What Makes This Pumpkin Chili Recipe Healthy?
In addition to all the health benefits you’ll get from adding pumpkin, check out these other nutritious ingredients.
Bone Broth: This superfood is loaded with collagen which can support your joints, The glutamine (an amino acid) has been shown to be good for gut health. In addition, bone broth is higher in protein than other broths.
Bell Peppers: Rich in vitamin C and antioxidants.
Beans: Rich in potassium and magnesium plus high in fiber.
I’ve been following the Trim Healthy Mama way of eating since 2016. Since this recipe includes ingredients with healthy carbohydrates like pumpkin and beans, I was careful to keep the amount of fat to a minimum.
I used 98% lean ground turkey breast for the meat and added an even more smoky flavor with Italian chicken sausages.
There’s no other fat added to this recipe, so you can even enjoy a little shredded cheese on top and still keep the total fat below the recommended 5 grams for a THM E meal.
My Secret to Quickly Chop Ingredients
For years, I’ve been chopping veggies by hand.
I’m not a chef, so chopping takes me a little time!
Typically, it would take me about 10 minutes to chop several bell peppers and a large onion.
Recently, I gifted myself this 4-in-1 chopper, and it’s quickly become my favorite kitchen tool!
I was able to chop all the veggies for this chili recipe in less than two minutes.
Now I use it for chopping almost everything from cucumbers and mushrooms, to tomatoes and cheese.
It’s super easy to clean and dishwasher-safe.
If you chop lots of veggies, treat yourself to one of these choppers!
Why Should You Rinse and Drain Canned Beans Before Using Them?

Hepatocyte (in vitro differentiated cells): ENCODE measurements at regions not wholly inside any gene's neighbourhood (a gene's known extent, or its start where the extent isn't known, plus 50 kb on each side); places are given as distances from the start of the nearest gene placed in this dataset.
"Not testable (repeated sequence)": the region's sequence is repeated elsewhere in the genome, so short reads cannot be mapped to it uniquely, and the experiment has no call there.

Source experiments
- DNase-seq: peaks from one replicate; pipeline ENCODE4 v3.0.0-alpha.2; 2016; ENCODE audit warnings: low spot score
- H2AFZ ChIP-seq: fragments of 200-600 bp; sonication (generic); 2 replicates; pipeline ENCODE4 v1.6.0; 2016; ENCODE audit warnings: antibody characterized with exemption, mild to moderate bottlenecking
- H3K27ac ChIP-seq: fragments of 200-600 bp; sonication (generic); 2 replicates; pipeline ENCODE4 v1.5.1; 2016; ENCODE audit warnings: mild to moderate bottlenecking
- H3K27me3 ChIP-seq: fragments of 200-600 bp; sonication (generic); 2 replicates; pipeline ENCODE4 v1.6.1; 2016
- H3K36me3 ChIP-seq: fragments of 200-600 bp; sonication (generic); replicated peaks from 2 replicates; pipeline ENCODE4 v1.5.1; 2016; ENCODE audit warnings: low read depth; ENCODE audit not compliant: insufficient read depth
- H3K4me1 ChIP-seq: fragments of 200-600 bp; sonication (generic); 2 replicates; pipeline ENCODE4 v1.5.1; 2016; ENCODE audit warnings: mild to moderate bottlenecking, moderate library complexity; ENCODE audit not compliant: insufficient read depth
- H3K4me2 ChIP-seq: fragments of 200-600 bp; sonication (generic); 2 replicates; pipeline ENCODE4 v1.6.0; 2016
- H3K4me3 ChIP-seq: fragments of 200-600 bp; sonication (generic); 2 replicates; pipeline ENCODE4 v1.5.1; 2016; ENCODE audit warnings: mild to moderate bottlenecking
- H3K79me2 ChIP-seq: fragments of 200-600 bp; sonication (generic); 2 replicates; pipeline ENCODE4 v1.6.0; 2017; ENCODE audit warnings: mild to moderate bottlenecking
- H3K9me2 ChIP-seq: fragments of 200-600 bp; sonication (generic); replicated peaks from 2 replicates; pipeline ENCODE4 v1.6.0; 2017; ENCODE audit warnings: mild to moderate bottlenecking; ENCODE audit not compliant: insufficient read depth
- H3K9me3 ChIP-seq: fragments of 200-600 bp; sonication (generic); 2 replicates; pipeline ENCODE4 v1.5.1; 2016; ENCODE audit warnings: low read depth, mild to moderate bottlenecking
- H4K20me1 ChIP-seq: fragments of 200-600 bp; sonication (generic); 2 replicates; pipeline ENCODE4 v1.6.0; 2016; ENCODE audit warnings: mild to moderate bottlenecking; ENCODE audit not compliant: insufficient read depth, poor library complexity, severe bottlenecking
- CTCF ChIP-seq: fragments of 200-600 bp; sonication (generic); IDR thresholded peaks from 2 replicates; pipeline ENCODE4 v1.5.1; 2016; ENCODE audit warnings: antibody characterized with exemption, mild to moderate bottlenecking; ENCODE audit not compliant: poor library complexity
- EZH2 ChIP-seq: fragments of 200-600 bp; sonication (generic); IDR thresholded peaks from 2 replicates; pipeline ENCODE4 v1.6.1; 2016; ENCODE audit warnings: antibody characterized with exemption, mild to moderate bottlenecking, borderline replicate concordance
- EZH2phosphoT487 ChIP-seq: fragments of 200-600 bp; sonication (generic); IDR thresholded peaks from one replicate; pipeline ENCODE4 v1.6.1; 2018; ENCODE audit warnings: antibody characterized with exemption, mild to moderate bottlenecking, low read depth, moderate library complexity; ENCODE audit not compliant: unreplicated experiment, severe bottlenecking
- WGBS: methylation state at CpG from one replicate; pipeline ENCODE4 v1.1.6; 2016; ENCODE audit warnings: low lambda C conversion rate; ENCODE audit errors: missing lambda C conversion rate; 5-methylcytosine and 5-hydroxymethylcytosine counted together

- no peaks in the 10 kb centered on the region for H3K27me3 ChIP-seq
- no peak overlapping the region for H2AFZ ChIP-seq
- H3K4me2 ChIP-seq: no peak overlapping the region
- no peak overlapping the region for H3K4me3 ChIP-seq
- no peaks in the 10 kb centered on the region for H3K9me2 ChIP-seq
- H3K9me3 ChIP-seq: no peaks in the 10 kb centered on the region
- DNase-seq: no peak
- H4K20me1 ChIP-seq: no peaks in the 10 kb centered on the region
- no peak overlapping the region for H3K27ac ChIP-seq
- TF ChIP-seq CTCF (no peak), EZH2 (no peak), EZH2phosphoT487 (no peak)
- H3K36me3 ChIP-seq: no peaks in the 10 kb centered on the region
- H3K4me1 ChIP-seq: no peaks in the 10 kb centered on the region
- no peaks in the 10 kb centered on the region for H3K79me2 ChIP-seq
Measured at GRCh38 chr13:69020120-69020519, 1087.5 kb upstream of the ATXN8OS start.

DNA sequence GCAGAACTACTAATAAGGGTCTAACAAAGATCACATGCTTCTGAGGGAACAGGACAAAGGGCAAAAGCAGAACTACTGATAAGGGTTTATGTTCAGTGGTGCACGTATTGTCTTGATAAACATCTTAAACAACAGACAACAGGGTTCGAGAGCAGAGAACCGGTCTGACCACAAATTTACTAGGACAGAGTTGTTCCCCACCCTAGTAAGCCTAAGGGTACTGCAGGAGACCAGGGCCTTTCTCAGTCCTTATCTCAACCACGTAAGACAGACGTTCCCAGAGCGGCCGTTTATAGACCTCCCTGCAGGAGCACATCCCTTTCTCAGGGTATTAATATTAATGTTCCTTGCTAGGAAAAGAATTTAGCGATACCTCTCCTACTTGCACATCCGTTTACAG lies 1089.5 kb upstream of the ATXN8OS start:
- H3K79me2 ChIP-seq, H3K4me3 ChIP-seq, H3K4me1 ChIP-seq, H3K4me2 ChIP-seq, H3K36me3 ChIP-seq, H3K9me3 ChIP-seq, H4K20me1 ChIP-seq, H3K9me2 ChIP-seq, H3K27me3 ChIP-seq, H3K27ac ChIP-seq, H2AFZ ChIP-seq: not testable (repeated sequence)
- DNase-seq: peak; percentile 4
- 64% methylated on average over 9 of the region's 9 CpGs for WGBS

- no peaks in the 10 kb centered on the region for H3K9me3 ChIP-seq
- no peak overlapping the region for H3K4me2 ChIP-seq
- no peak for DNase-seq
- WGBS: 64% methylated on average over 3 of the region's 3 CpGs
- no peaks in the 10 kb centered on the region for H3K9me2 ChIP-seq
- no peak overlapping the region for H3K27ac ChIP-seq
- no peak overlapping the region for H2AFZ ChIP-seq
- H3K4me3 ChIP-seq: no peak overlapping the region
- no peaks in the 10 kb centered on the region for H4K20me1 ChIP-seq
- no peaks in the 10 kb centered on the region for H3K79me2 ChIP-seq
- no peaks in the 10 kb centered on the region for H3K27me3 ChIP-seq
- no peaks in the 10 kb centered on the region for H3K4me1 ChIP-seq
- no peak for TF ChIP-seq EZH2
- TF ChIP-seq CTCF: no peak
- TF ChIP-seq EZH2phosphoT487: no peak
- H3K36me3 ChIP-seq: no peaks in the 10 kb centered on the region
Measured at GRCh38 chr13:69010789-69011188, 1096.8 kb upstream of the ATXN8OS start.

Beans are canned in a briney liquid.
It’s important to rinse that salty, starchy liquid off the beans before using them in your recipes.
Not only does that liquid affect the flavor of your recipe, but it also adds a lot of sodium to the dish.
To drain and rinse canned beans, first dump the contents of the can into a mesh colander like this one. Then rinse the beans for a few minutes until the water runs clear.
Let the beans sit for another few minutes to allow the excess water to drain out.
Tips for Making Pumpkin Chili
I’ve always used a stainless steel Dutch oven or stock pot when I make chili, but cleaning the cooked-on mess from the pot afterward was such a pain.
Recently, I discovered how to make stainless steel virtually nonstick! Cold stainless steel is porous, so the key is to properly heat the pot before using it to cook.
First, preheat the pan over medium-high heat until water droplets bead up and dance across the surface. Don’t add cooking spray or oil until the pan is preheated.
After the pot is preheated, spray the bottom and sides lightly with avocado oil cooking spray.
You’ll find the turkey doesn’t stick to the pan, and if a little bit does, it easily scrapes away. Best part? Even when the tomato part of the chili starts to thicken on the edges of the pot, that wipes away easily with a sponge.
Chop up the browned ground turkey with a food chopper like this one. Next, add the sliced chicken sausage.
Stir it occasionally and let the sausage caramelize on the edges.
Next, add the chopped bell peppers, onions, and minced garlic.
Stir them into the browned meat, and let them cook a bit until the onions begin to soften.